Tuesday, August 30, 2022
Sunday, August 28, 2022
Thursday, August 25, 2022
I've mentioned before how much fun it can be to listen to podcasts while you're working - and if you're working on your layout, what better way to pass the time than listening to some model railroad podcasts.
There's some great ones out there (including Around the Layout, The Crossing Gate, Second Section, Crew Call with Mike Rose, and the grand-daddy of them all, Model Rail Radio - which even has a website reminiscent of the late '90s).
But my favorite one by far (and not only because I'm often a participant ;^) is the A Modeler's Life podcast hosted by Lionel Strang. It's about a lot more than model railroading - there are a lot of fun folks there talking about a wide range of topics, all with model railroading in common. The best way to describe it is that it's like you're down at the hobby shop hanging out with the folks, discussing all and sundry topics - from the latest locomotive release to who's in the chase for the pennant.
The episode that posted this past Monday though may be of interest to folks here at the Valley Local. Yours truly goes on (and, admittedly, sometimes on and on) about the latest goings on with the layout - including painting fascia, choosing skirting, lighting, and stripping the SW-1 shell.
Whether you give this - or one of the other podcasts - a listen, I think you'll enjoy the company while you're at your workbench, down in the basement, or even mowing the grass(!)
And if you have any recommendation of other shows to listen to, be sure to let us know in the comments below!
Tuesday, August 23, 2022
Monday, August 22, 2022
The pic above shows the back of the fascia in typical L-girder benchwork construction - specifically, how I attach the fascia to the joists with a 1"x1" cleat. As you may notice, I did not plan well for skirting. If I had, I would have had the cleat end at least 1" short of the bottom of the fascia. That would have provided room for a strip of Velcro to which the skirting could be attached.
Instead of sawing off the bottom end of each cleat (which I considered, BION), I hot-glued clothespins to the back of the cleats. It's important to attach the pins at a uniform height - that'll come in handy later...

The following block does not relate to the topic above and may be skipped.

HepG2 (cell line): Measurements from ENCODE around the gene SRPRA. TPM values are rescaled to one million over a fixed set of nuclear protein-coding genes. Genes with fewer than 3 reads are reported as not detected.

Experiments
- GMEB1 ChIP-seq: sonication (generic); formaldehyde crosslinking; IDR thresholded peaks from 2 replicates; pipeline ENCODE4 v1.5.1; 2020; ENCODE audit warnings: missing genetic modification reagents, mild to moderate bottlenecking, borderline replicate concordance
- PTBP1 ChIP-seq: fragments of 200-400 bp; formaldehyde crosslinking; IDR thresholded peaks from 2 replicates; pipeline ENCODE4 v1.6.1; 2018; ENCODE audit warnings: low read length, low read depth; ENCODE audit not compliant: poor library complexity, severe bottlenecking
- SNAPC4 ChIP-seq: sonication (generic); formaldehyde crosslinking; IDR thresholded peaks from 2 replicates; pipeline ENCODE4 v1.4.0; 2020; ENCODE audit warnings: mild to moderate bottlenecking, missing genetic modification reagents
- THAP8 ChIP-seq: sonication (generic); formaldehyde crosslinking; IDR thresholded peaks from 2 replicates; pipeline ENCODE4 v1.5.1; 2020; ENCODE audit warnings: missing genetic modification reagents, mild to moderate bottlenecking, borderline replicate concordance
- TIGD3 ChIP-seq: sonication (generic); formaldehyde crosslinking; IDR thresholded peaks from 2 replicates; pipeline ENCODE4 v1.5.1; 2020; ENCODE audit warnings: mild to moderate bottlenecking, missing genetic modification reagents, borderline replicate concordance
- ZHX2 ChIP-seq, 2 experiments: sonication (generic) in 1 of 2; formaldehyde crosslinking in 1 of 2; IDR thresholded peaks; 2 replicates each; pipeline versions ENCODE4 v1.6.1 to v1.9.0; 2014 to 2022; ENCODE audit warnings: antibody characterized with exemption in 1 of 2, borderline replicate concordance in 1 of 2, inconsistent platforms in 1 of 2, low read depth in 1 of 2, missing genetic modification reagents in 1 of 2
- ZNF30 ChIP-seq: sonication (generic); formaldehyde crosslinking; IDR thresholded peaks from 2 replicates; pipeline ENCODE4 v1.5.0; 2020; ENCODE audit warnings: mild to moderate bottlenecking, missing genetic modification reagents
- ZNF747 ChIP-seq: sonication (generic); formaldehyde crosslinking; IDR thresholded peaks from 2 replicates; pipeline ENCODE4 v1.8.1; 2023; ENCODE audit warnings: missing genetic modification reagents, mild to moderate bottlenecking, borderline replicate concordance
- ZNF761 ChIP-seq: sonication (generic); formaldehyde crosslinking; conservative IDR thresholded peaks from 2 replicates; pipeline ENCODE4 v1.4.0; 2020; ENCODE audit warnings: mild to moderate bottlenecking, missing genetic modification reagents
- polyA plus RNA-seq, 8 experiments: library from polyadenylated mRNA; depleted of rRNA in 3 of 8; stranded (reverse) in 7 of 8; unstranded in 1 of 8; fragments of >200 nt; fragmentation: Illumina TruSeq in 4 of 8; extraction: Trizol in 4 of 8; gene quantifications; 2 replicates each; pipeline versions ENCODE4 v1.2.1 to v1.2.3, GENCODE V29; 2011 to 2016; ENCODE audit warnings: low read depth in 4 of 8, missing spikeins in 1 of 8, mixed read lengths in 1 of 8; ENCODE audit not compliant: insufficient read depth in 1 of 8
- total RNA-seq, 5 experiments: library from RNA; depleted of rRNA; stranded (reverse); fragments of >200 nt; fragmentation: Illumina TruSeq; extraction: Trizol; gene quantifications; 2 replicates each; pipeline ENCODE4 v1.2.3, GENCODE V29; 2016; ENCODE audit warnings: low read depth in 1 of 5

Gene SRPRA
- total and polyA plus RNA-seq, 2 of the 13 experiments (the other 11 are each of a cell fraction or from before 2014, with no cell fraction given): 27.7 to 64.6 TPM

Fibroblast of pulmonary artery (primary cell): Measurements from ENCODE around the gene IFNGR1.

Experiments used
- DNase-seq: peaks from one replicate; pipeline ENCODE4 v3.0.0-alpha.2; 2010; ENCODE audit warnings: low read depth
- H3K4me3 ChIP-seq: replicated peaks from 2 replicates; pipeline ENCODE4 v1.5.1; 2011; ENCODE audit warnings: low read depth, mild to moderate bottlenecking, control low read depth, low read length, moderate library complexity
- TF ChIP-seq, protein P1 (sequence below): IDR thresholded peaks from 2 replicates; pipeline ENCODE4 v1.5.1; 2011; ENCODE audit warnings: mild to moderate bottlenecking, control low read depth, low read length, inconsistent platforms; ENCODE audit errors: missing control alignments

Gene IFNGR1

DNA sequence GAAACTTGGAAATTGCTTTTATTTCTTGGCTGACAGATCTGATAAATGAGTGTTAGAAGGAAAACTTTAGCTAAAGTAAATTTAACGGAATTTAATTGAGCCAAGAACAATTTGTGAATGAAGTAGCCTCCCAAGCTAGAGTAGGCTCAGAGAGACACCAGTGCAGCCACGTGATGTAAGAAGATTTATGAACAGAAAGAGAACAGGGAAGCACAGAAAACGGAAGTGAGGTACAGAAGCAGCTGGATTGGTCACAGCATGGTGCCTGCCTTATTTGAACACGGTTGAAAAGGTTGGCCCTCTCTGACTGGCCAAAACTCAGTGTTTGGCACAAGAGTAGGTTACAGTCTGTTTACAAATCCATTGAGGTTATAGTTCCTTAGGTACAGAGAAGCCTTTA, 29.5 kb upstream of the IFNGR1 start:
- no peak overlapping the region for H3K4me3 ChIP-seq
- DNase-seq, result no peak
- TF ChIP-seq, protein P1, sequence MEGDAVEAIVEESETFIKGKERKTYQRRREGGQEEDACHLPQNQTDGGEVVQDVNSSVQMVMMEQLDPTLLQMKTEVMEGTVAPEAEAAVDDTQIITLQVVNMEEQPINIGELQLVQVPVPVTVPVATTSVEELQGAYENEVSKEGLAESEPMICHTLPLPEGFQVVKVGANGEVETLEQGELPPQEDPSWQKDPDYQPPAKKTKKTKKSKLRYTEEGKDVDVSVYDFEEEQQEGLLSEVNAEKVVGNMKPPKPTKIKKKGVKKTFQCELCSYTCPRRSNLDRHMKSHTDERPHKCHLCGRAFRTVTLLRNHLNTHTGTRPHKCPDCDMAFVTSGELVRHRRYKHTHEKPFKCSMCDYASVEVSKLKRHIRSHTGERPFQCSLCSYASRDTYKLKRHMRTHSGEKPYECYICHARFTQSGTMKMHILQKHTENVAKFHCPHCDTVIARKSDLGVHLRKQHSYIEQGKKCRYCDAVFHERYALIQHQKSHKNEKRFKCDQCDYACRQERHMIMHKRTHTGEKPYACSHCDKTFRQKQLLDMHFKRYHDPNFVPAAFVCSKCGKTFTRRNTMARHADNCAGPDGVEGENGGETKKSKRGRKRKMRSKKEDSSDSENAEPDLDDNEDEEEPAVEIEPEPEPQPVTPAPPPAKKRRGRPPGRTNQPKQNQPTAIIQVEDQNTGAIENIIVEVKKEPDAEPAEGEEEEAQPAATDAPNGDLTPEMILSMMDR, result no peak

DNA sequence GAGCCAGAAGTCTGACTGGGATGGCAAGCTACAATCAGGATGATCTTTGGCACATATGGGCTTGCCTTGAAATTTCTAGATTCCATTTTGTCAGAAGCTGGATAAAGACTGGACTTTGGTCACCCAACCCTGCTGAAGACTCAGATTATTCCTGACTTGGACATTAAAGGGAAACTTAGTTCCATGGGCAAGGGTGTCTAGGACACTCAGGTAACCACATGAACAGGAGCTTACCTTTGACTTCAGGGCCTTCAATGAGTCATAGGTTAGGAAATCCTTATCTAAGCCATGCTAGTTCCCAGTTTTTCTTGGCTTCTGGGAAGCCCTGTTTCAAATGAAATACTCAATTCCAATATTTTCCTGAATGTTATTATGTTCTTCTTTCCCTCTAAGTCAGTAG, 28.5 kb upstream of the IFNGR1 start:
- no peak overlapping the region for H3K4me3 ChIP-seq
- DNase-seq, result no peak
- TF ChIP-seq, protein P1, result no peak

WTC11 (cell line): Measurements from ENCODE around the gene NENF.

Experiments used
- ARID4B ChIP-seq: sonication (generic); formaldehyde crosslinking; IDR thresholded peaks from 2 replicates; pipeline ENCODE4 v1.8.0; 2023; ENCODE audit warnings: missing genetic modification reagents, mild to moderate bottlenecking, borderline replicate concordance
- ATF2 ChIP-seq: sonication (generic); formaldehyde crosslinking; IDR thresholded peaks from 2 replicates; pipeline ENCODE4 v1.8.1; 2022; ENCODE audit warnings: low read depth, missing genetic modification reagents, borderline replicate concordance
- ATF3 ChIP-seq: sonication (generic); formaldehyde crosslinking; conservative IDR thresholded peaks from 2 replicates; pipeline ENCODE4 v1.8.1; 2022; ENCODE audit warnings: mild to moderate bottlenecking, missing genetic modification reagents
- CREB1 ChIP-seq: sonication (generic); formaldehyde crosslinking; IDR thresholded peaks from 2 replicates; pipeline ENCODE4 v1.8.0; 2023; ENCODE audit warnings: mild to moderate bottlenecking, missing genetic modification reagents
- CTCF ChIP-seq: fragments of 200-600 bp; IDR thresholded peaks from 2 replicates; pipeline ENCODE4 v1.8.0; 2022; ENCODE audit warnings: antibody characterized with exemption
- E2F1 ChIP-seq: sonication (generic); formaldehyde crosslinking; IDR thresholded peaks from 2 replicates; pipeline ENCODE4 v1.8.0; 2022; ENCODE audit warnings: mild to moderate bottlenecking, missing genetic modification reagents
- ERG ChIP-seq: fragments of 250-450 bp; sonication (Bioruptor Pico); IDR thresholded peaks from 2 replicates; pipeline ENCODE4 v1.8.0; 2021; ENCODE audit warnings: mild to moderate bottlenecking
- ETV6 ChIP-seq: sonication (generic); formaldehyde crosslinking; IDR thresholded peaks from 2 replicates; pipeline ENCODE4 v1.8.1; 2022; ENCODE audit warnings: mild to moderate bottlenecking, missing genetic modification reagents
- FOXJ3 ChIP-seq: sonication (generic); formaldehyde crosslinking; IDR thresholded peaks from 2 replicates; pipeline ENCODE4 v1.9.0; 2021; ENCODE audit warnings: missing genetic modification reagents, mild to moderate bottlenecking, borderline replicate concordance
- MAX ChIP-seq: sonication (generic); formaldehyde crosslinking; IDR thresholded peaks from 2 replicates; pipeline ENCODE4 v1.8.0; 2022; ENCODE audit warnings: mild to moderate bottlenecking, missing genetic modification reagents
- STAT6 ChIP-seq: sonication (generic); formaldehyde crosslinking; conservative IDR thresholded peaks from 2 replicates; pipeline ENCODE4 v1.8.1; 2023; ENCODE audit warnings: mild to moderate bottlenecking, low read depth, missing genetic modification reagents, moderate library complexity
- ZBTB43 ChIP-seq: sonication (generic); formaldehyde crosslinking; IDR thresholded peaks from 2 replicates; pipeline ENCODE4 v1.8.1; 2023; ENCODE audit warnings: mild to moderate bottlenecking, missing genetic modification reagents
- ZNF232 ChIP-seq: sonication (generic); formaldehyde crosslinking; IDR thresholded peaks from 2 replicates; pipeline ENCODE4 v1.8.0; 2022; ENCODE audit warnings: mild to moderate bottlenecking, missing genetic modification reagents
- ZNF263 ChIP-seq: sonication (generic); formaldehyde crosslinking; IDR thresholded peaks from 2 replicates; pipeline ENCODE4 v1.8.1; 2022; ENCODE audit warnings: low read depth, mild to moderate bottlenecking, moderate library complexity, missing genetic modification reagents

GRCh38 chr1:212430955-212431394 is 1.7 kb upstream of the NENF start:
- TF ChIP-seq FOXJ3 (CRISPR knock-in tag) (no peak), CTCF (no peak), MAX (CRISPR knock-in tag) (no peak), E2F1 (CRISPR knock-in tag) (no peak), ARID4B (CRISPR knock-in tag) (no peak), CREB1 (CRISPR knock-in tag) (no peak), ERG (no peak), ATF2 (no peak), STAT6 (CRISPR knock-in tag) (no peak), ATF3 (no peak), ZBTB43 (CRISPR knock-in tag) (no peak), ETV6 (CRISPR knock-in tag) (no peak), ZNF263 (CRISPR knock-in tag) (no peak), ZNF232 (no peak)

In some places, the screw attaching the fascia to the cleat got in the way. Perhaps in a fit of laziness, I decided not to both Dremel-ing off the end of the screw and just glued the pin beside it. You may decide to cut off the screw point - but if you planned ahead better than I did, you probably don't have to use clothespins :^)
Once the pins are installed on each cleat (which, as it happens, are located at the end of every joist and the joists are on about 16" centers), it's time to attach the landscape fabric.
The first such fabric I used (see photos of the Saybrook layout section, as well as New London Staging), was too thin and plastic-y looking. It's ok and will do for now, but I'll probably replace it eventually. The biggest problem was that it was only 3' wide, so it looks too short (my benchwork is at least 48" high).
I later purchased this landscape fabric, primarily because it's available in 4' width. But once I opened it, I discovered two other great qualities: 1) it's much heavier/thicker than what I was using previously and thus hangs much better, and 2) it looks more like cloth than plastic.
Unfortunately, it turned out that 48" was about 6" too wide(!) There was either way too much dragging on the floor, or I had to try and fold it back. At a consistent width. Over 50 linear feet.
I tried cutting it into shorter, more manageable lengths, but then it didn't hang as nice and created unsightly seams.